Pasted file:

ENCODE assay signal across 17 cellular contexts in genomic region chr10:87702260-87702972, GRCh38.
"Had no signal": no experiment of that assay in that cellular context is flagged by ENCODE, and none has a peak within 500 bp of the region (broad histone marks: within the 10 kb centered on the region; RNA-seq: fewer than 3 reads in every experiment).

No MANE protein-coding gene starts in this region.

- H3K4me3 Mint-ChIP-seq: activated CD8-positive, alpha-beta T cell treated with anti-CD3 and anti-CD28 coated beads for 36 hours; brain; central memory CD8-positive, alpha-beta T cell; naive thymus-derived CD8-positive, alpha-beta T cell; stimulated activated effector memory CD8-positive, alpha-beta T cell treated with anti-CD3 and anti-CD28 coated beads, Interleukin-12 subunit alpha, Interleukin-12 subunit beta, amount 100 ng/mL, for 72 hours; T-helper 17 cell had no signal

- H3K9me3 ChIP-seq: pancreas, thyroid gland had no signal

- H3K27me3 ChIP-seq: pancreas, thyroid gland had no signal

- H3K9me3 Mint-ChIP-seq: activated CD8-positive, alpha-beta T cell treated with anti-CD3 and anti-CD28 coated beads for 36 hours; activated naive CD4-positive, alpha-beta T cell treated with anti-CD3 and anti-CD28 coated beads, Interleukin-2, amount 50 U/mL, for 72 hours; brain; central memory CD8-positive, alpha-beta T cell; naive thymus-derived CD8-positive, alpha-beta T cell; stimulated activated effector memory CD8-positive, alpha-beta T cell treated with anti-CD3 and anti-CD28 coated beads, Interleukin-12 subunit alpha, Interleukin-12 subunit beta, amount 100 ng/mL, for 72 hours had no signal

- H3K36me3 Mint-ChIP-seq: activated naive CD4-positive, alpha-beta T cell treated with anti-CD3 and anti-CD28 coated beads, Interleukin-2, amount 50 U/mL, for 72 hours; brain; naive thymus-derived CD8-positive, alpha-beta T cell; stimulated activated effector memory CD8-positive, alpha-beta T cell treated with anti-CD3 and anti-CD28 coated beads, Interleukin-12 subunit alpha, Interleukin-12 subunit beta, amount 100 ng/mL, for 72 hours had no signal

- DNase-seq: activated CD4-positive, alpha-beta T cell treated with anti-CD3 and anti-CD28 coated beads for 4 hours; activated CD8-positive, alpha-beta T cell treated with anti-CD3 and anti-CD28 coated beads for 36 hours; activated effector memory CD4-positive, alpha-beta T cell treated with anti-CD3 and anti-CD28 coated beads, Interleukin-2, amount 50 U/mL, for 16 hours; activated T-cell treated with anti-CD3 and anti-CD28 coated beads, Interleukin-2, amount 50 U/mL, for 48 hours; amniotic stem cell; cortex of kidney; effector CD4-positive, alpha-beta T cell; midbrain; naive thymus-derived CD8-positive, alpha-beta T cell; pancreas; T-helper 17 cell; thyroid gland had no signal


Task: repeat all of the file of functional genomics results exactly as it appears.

ENCODE assay signal across 17 cellular contexts in genomic region chr10:87702260-87702972, GRCh38.
"Had no signal": no experiment of that assay in that cellular context is flagged by ENCODE, and none has a peak within 500 bp of the region (broad histone marks: within the 10 kb centered on the region; RNA-seq: fewer than 3 reads in every experiment).

No MANE protein-coding gene starts in this region.

- H3K4me3 Mint-ChIP-seq: activated CD8-positive, alpha-beta T cell treated with anti-CD3 and anti-CD28 coated beads for 36 hours; brain; central memory CD8-positive, alpha-beta T cell; naive thymus-derived CD8-positive, alpha-beta T cell; stimulated activated effector memory CD8-positive, alpha-beta T cell treated with anti-CD3 and anti-CD28 coated beads, Interleukin-12 subunit alpha, Interleukin-12 subunit beta, amount 100 ng/mL, for 72 hours; T-helper 17 cell had no signal

- H3K9me3 ChIP-seq: pancreas, thyroid gland had no signal

- H3K27me3 ChIP-seq: pancreas, thyroid gland had no signal

- H3K9me3 Mint-ChIP-seq: activated CD8-positive, alpha-beta T cell treated with anti-CD3 and anti-CD28 coated beads for 36 hours; activated naive CD4-positive, alpha-beta T cell treated with anti-CD3 and anti-CD28 coated beads, Interleukin-2, amount 50 U/mL, for 72 hours; brain; central memory CD8-positive, alpha-beta T cell; naive thymus-derived CD8-positive, alpha-beta T cell; stimulated activated effector memory CD8-positive, alpha-beta T cell treated with anti-CD3 and anti-CD28 coated beads, Interleukin-12 subunit alpha, Interleukin-12 subunit beta, amount 100 ng/mL, for 72 hours had no signal

- H3K36me3 Mint-ChIP-seq: activated naive CD4-positive, alpha-beta T cell treated with anti-CD3 and anti-CD28 coated beads, Interleukin-2, amount 50 U/mL, for 72 hours; brain; naive thymus-derived CD8-positive, alpha-beta T cell; stimulated activated effector memory CD8-positive, alpha-beta T cell treated with anti-CD3 and anti-CD28 coated beads, Interleukin-12 subunit alpha, Interleukin-12 subunit beta, amount 100 ng/mL, for 72 hours had no signal

- DNase-seq: activated CD4-positive, alpha-beta T cell treated with anti-CD3 and anti-CD28 coated beads for 4 hours; activated CD8-positive, alpha-beta T cell treated with anti-CD3 and anti-CD28 coated beads for 36 hours; activated effector memory CD4-positive, alpha-beta T cell treated with anti-CD3 and anti-CD28 coated beads, Interleukin-2, amount 50 U/mL, for 16 hours; activated T-cell treated with anti-CD3 and anti-CD28 coated beads, Interleukin-2, amount 50 U/mL, for 48 hours; amniotic stem cell; cortex of kidney; effector CD4-positive, alpha-beta T cell; midbrain; naive thymus-derived CD8-positive, alpha-beta T cell; pancreas; T-helper 17 cell; thyroid gland had no signal